Fall 2013: Issue 94

Corrie Lynn White

When I say you are, you is more

than one. The English language knows

I am looking at a river, a string of rail cars,


a field of what’s wild. When I say

hold on, the road will turn to gravel;

your muscles won’t soften. When I say


you are calluses against cast iron,

the shut bedroom door, I am looking

through the keyhole. You are pacing past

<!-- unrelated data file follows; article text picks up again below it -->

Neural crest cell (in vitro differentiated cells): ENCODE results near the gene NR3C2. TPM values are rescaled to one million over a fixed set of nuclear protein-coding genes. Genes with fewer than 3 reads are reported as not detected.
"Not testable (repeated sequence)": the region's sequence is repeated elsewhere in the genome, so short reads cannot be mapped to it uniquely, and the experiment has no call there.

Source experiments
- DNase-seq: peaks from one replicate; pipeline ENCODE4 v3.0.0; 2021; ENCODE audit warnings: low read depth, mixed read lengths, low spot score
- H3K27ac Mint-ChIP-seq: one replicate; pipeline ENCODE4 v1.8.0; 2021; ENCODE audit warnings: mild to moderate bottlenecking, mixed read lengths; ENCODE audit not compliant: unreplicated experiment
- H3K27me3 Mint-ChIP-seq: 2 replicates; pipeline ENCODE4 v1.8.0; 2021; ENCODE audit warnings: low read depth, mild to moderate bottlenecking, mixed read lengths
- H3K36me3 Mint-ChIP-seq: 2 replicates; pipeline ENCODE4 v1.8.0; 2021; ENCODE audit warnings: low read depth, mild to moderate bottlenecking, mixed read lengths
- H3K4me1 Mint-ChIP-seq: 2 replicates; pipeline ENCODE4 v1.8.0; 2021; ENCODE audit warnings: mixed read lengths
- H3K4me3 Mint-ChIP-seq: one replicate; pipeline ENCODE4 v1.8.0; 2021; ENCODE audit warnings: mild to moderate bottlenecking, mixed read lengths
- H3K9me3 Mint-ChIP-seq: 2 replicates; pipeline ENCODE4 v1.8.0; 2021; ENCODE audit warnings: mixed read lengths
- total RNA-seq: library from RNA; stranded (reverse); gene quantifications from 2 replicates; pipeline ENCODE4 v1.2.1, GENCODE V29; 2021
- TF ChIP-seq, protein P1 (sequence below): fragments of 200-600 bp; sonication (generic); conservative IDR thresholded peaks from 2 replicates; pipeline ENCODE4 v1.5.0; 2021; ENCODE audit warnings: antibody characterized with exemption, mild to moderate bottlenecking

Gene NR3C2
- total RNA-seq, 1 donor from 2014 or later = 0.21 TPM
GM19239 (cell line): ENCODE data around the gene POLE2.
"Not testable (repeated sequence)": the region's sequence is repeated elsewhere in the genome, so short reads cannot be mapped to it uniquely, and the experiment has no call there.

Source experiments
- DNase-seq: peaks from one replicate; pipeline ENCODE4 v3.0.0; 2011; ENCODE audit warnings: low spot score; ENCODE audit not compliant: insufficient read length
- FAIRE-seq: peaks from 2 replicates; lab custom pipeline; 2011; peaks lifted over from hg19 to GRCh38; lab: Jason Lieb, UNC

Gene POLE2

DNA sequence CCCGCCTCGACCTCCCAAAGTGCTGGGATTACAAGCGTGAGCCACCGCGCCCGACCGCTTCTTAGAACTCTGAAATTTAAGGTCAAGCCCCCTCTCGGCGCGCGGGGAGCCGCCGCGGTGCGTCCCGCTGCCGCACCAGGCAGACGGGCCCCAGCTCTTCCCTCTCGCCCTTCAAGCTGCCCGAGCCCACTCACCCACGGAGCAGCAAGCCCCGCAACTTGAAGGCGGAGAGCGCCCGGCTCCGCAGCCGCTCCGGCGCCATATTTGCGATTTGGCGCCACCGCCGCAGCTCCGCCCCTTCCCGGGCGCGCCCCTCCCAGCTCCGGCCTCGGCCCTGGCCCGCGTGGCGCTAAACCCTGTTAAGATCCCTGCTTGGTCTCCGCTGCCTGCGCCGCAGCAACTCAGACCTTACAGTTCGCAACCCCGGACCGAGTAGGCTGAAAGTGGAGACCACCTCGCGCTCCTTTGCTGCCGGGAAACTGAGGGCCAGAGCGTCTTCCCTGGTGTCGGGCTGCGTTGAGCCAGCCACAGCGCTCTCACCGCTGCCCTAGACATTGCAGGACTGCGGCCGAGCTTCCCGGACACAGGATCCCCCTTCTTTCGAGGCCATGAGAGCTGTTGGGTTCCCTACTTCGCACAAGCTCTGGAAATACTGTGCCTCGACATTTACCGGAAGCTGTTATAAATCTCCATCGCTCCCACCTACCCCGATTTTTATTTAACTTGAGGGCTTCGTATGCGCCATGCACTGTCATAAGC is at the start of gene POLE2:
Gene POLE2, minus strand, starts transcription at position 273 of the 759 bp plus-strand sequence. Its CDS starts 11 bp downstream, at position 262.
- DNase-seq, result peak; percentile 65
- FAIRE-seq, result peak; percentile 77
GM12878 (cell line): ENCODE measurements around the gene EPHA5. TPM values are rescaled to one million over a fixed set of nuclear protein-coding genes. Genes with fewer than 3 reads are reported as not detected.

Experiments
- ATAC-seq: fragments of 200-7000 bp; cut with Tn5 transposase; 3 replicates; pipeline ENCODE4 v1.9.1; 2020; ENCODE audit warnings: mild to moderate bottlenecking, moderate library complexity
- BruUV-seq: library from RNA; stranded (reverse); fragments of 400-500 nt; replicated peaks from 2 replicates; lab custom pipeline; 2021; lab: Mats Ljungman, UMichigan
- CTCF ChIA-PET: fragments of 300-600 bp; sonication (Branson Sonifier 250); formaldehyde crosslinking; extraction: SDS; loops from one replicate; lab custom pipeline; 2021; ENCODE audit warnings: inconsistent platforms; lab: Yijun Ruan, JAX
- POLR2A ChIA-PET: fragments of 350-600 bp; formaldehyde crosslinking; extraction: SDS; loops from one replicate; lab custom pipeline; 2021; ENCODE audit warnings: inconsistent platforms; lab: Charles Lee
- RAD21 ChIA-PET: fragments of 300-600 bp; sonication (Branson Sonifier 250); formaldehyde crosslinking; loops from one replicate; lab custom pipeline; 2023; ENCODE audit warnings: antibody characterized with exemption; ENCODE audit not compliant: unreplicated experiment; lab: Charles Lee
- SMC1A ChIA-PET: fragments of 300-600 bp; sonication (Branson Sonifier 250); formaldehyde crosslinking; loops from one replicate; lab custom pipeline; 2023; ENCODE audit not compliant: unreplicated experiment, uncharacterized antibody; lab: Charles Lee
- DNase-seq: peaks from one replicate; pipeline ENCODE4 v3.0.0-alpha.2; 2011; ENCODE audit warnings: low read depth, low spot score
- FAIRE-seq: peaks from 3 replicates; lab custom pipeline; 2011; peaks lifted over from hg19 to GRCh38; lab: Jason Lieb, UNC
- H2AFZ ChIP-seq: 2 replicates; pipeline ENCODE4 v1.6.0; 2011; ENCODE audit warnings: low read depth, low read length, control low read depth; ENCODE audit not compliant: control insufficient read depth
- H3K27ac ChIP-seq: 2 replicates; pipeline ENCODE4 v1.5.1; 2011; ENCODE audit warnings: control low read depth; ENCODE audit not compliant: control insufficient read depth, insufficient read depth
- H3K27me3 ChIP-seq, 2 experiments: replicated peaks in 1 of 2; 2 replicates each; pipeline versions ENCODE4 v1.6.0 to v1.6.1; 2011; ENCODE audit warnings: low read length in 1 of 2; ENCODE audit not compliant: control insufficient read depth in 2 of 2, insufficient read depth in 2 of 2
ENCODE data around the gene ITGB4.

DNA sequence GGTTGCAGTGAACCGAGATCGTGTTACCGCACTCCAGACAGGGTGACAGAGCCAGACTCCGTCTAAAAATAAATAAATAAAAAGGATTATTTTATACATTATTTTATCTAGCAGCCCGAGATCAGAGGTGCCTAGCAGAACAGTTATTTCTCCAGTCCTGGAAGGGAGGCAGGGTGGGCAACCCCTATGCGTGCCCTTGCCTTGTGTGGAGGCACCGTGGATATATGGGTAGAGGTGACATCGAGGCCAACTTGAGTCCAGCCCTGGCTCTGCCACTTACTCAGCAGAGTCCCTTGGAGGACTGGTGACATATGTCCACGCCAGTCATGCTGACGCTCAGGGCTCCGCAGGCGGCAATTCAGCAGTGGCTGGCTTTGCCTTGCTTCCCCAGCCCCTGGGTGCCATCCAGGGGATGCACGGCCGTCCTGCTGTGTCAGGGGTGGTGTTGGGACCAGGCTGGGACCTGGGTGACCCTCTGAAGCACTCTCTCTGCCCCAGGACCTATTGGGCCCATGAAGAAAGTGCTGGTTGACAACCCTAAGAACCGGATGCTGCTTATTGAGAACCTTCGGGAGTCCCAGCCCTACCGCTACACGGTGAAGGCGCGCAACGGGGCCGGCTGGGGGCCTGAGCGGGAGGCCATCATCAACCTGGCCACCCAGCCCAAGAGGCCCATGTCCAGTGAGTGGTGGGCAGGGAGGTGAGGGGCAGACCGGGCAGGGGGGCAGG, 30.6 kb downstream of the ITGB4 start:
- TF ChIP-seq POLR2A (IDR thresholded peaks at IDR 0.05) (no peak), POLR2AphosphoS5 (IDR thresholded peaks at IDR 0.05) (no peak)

my only light, looking out closed

windows. It’s cold: could you hurry up?

When I say the bottle’s open;


go pour a glass, you slide the black bottoms

of your feet into the kitchen. My dusty floor

might stick to your feet when I say


let’s dance. When I say hush, the crickets

thicken. Home isn’t where you leave it.

When I say you are, God knows


one isn’t enough: that hope

gleans heaven here and there

like a girl gone to gather.